There’s just too little investment in the script (credited to Michael Ferris) in either the emotional side of Moe’s dilemma or the potential dark comedy inherent in the whole mail-order plot. Weirdly, I was put in mind of the early-run Aqua Teen Hunger Force episode (called “Mail Order Bride”) on the same subject, where at least that intermittently brilliant show’s grimy chaos felt at home to the latter theme. (Moe-esque gross sad sack Carl Brutananadilewski’s “It don’t matter. None of this matters” when confronted with the mercenary nature of his intended’s plans still haunts me.) Here, “From Russia Without Love” tries to go light and dark at once, and can’t manage either.

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Stray observations

Photo: The Simpsons/TCFFC
  • An abandoned side plot sees Marge and Homer disinviting Moe to their overstuffed Thanksgiving gathering, with Moe delivering the pitch-perfect objection, “This is how you tell me? In person, politely, and with plenty o’ notice?”
  • Nelson now claims his absent dad is on Mars. He greets Bart’s eye-rolling acceptance of the fact with a mocking, “Haw haw—you’re an enabler!”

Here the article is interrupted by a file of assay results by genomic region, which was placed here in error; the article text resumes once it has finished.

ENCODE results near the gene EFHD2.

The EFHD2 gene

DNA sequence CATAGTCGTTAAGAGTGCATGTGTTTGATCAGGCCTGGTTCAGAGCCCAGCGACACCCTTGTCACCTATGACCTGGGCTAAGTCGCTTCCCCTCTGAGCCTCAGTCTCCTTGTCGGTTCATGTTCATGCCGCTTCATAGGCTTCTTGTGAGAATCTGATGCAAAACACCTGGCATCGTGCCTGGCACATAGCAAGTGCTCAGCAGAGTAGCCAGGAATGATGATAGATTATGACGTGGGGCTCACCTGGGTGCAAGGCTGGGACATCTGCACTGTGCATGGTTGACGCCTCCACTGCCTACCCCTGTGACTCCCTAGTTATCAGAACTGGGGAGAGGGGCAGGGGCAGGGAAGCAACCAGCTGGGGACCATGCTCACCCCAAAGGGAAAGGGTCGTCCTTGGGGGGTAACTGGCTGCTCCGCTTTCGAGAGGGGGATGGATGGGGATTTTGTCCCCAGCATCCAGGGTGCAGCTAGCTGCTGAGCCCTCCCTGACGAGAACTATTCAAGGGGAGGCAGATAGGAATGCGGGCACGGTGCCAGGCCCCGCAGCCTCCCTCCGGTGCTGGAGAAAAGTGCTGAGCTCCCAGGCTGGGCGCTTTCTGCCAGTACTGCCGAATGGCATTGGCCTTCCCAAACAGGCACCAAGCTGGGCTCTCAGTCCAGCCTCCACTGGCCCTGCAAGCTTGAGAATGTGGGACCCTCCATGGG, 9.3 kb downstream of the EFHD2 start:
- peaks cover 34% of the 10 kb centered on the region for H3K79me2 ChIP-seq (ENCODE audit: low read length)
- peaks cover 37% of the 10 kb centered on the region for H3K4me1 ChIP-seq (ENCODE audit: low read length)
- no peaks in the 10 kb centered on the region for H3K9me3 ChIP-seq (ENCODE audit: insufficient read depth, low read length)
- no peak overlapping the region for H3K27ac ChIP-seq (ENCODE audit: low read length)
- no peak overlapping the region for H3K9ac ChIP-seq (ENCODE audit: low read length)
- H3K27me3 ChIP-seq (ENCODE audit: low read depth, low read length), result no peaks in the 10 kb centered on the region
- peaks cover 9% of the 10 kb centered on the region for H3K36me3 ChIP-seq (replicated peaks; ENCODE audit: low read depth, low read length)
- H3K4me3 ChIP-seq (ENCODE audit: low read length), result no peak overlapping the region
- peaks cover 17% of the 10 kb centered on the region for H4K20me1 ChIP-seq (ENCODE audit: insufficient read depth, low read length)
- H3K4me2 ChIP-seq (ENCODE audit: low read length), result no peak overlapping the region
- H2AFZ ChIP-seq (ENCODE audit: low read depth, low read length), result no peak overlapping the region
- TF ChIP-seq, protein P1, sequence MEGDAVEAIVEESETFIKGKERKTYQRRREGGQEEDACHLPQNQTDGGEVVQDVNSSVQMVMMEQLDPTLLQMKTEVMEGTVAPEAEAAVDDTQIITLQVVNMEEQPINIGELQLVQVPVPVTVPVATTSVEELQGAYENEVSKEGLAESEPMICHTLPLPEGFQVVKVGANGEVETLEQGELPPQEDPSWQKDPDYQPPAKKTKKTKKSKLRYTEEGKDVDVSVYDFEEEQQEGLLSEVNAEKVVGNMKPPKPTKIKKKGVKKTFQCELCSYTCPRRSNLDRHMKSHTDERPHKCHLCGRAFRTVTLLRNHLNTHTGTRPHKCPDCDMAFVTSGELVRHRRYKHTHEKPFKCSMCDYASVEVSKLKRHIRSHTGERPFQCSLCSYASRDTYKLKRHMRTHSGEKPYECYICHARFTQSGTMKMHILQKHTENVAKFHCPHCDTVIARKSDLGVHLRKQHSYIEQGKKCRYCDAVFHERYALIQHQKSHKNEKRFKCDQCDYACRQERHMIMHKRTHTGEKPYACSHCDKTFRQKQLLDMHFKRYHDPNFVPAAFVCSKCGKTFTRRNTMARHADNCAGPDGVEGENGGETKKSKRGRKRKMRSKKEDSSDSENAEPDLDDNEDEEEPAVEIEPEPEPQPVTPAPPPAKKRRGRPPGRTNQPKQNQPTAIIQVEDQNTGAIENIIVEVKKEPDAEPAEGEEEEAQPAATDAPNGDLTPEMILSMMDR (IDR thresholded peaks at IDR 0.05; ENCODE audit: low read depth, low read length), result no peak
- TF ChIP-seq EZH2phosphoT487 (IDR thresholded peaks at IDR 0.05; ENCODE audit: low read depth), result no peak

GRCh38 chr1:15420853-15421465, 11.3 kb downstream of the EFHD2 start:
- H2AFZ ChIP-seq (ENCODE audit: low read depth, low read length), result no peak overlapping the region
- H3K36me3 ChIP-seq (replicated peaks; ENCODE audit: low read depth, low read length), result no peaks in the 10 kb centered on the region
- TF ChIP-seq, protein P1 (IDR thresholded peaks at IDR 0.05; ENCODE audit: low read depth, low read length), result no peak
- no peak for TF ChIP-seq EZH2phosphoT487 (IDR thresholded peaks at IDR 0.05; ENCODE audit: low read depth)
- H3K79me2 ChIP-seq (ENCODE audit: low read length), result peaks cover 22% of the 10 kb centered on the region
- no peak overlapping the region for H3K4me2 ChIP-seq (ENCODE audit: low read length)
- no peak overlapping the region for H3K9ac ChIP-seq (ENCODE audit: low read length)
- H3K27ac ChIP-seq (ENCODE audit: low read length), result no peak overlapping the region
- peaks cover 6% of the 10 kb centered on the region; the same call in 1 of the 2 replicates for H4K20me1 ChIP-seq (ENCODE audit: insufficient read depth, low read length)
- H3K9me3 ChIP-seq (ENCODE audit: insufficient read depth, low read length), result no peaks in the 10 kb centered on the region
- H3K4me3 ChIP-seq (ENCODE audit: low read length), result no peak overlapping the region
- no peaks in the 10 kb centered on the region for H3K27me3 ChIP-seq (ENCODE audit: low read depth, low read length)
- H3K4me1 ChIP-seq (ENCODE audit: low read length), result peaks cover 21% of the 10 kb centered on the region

• And the episode tag sees Nelson on Mars? So his dad can run (well blast) off on him again? What are we doing here? Let’s fold that useless minute back into an already-thin episode, howsabout, Simpsons?
  • Same goes for the opening caveman Homer and Moe bit. Again, why?
  • Moe tells Anastasia that he’ll have to send her back to Russia, adding sadly, “I’m sorry to say this—but on Delta.”
  • Moe, noting Anastasia’s spruced-up Moe’s: “I haven’t seen this many flowers since my mother’s funeral. She got hit by a flower truck.”
  • Anastasia claims that the translation of her assessment of Moe (“nightmare face”), is actually “gentle heart that no one sees.”
  • Bart’s addiction to the dark web sees him buying a “Sumatran breeding rat” before being found out and punished by Marge. Probably for the best.
  • Carl, Lenny, and Homer egg Moe on to win back Anastasia, calling their story akin to “the kind of movies Tom Hanks used to make.” Muses Homer, “How many captains can one guy play?”